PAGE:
05 November 2007

[map_design] Where's The Free Oregon City Maps?

1091. And, for that matter, where's the free county maps and all sorts of things?

Why, they're right here.

One of the great things about ODOT is that it's your tax money at work made real, and if you love city maps like I do, then it's a boon.

Every one of Oregon's 242 cities (and many unincorporated localities) have been compiled and are published as city maps by ODOT, as well as detailed maps of all of Oregon's 36 counties! And, if you download them as PDFs, you can have all of them for free–such a deal!

If you'd like to visit ODOT's map publication office (555 13th St NE, Salem), you can have them for a minimal charge. I suggest it. It's an interesting place to go.

I am a fan of ODOT, naturally.

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Anonymous said...

Well I happened to be looking at a super detailed map and aerial photo of Forest Grove so I tried downloading one of the recommended free city maps ... of FG. Three things immediately struck me about this map after comparing a couple blocks around Pacific University:

1. Cedar Street along the right side of Pacific University is missing. The label is there, but the street is not depicted.

2. When you zoom very tight into the street label (or any other labels), it looks as if someone did a punk/bloat filter on outlines of the text. Really Halloweenish. I think it is well understood by most designers that leaving text as Adobe embedded fonts in a PDF results in the highest quality printing. Outlining text is a workaround when there are font problems, and punking outlined text is ... weird.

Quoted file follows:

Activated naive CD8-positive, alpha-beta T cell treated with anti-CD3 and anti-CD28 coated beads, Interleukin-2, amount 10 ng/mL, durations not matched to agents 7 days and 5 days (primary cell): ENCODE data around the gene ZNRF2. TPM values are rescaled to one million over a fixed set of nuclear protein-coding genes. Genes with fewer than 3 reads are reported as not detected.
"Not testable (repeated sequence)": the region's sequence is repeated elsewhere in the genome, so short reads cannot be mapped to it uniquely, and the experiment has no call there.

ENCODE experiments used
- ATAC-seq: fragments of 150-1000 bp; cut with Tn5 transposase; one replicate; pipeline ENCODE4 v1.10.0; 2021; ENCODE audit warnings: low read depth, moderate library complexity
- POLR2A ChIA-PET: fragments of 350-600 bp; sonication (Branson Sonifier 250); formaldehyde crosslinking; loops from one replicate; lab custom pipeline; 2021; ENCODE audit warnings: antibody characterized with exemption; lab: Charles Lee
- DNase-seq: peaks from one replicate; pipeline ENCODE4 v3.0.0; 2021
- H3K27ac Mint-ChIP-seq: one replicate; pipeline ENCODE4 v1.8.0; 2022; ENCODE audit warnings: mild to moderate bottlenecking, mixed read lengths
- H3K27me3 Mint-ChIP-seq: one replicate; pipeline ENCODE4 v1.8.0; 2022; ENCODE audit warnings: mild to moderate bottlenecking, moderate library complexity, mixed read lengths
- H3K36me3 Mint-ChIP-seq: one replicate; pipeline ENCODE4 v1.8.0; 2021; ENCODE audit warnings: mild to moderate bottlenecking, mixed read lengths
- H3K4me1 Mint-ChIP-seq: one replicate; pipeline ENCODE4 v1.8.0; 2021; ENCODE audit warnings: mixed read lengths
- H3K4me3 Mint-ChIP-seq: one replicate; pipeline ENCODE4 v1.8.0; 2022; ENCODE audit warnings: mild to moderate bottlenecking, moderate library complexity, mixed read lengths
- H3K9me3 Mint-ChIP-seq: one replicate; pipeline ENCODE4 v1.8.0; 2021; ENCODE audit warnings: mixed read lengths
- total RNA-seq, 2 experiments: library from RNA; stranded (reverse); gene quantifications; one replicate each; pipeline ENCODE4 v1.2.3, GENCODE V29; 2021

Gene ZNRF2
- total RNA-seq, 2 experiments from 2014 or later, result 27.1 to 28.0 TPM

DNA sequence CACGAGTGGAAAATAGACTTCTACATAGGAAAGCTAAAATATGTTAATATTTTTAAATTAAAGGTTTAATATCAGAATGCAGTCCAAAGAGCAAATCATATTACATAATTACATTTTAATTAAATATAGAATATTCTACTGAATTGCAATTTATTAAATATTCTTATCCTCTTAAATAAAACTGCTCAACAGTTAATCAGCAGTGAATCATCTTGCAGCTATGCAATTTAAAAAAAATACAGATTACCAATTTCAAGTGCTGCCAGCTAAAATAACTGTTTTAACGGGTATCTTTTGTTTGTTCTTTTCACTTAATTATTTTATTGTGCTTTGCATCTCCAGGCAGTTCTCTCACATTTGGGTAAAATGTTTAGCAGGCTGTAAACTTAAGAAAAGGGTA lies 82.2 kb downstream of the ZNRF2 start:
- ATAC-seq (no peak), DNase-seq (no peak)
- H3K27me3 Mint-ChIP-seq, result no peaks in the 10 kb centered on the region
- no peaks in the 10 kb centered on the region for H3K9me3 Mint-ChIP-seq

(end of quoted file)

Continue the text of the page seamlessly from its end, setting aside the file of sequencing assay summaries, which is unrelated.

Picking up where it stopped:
3. The train tracks do not end at Cedar street, but a whole block to the east.

I only picked issues that seemed relevant to the transportation focus of the map. In my peripheral vision I noticed many other things that were not shown or shown well, but I assume this is because the focus is streets, rails, and highways.

I sincerely hope that the rest of the maps are less problematical than this one.


Samuel John Klein Portlandiensis said...

Well, for what it's worth, I've not found any other glaring errors. But though I was born and reared in Oregon, I've not been near as many places as I'd liked to have been so far.

That omission of the line representing Cedar Street certainly is peculiar, I'll grant you. Wonder why that was missed...

I'd still recommend the maps, despite the flaws–overall I think they were of acceptable quality, and better than most maps I see from most commercial publishers (you can count on at least one strange error for free regardless of publisher). I naturally can't speak to the production workflow that wrought those changes in the type.

I can say that what ODOT offers for free over the Intermets is better, far and away, than most states. For instance, I checked out Ohio's site–their "city and county" maps were merely clipped from the official state maps.

You have raised some very good points, however, I can't deny that.